But not this.  While the New Historians were initially dismissed in Israel as cranks, their views were widely considered legitimate by the 1990’s.  At which point the government reclassified as Top Secret” accounts of Israeli “expulsion[s] of Palestinians, massacres or rapes perpetrated by Israeli soldiers, along with other events considered embarrassing by the establishment.”

What could be more convincing proof of putting inconvenient facts down the Orwellian Memory Hole?  And then trying to keep them there.

The similarities only go so far

While I was on my Scotch odyssey, I re-read Arthur Herman’s informative history, How the Scots Invented Modern World.  For a small, impoverished land, the Scots punched far above their weight intellectually and in trade.  Their contributions in science, medicine and business began in the Scotch cities of Edinburgh and Glasgow, but were rapidly spread world wide by the Scottish diaspora that grew out of the clearances and penal transportation.

Which raises the question:  what have Palestinian Arabs done since the 1948 exodus, their Cataclysm?  Unfortunately, and in comparison with the Scots, not much.

Much of their energy has been devoted to largely futile efforts to undo the Cataclysm.  Despite repeated wars with Israel and diplomatic initiatives in the United Nations and other forums, there are over 5 million registered Palestinian refugees in squalid Middle East camps.  There, they ceaselessly lobby for the Right of Return to the homes and property that they lost in their various conflicts with Israel.  While it’s true that Palestinians also have a significant world wide diaspora-and notable figures have emerged from it-one wonders what Palestinians could achieved had they been less focused on “what could have been.”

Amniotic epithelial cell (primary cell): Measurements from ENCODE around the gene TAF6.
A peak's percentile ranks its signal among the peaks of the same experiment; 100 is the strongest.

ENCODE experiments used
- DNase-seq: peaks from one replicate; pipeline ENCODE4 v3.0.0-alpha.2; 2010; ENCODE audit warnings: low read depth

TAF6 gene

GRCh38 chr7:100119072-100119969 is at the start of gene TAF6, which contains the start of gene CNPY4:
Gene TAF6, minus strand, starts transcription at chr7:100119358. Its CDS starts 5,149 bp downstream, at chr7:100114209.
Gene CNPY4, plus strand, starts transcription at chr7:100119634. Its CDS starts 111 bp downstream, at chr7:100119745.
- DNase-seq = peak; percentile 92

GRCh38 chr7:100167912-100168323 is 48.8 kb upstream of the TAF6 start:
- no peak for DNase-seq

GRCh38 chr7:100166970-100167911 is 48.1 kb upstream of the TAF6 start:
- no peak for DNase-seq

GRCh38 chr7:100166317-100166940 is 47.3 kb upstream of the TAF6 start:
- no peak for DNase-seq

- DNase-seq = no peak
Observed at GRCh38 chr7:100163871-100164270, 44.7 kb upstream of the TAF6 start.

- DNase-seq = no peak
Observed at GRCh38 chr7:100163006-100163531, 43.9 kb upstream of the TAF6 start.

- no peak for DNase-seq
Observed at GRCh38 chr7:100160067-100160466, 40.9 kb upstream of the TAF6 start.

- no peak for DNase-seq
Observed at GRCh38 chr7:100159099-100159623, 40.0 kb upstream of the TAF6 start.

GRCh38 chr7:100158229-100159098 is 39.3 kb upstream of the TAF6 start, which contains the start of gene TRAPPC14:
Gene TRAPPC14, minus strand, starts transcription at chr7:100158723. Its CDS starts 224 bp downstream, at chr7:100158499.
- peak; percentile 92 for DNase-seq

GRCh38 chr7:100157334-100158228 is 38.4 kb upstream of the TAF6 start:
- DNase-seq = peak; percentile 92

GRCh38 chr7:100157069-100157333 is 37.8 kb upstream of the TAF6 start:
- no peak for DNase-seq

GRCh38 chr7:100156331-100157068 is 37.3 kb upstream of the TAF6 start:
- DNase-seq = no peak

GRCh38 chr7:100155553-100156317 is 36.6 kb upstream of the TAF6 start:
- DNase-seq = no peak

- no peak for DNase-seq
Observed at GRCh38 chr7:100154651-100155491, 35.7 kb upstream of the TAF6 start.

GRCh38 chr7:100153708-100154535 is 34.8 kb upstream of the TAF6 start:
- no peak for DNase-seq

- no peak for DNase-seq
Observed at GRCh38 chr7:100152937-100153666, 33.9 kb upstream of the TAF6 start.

Is demography destiny?

By population and land mass, Israel is a tiny nation.  Swimming in a vast ocean of Arab Muslims.

Of Israel’s 9 million inhabitants, about 75%, or 6.7 million, are Jews.  Most of the rest are Arabs.

But that, perhaps, is not the real issue.  The greater Arab world extends all the way across North Africa and through the Middle East.  It has a combined population of over 422 million inhabitants, most of whom are under 25 years of age.

It’s true that Muslim nations in the Middle East are notoriously fractious.  Conflicts between them are rife.

But what are the odds that, eventually, they will effectively unite with their co-religionists and successfully take on Israel?  Maybe not this year.  Maybe not in the next ten years.  But in the next 100 years?  That’s a long time.  And Israel has sewn the wind in the Arab world.  How long can the whirlwind be delayed?

Maybe Israel is counting on it’s obedient lap dog, the United States, to continue to meddle in the Mideast and provide it with the latest and greatest weapon systems.  And most of the money to buy them.

But how long is that going to continue?  Judging by my admittedly unscientific polling, not forever.  The great majority of Americans that I’ve talked to have had a bellyful-and more-of bloody, endless, costly and futile war in the Mideast.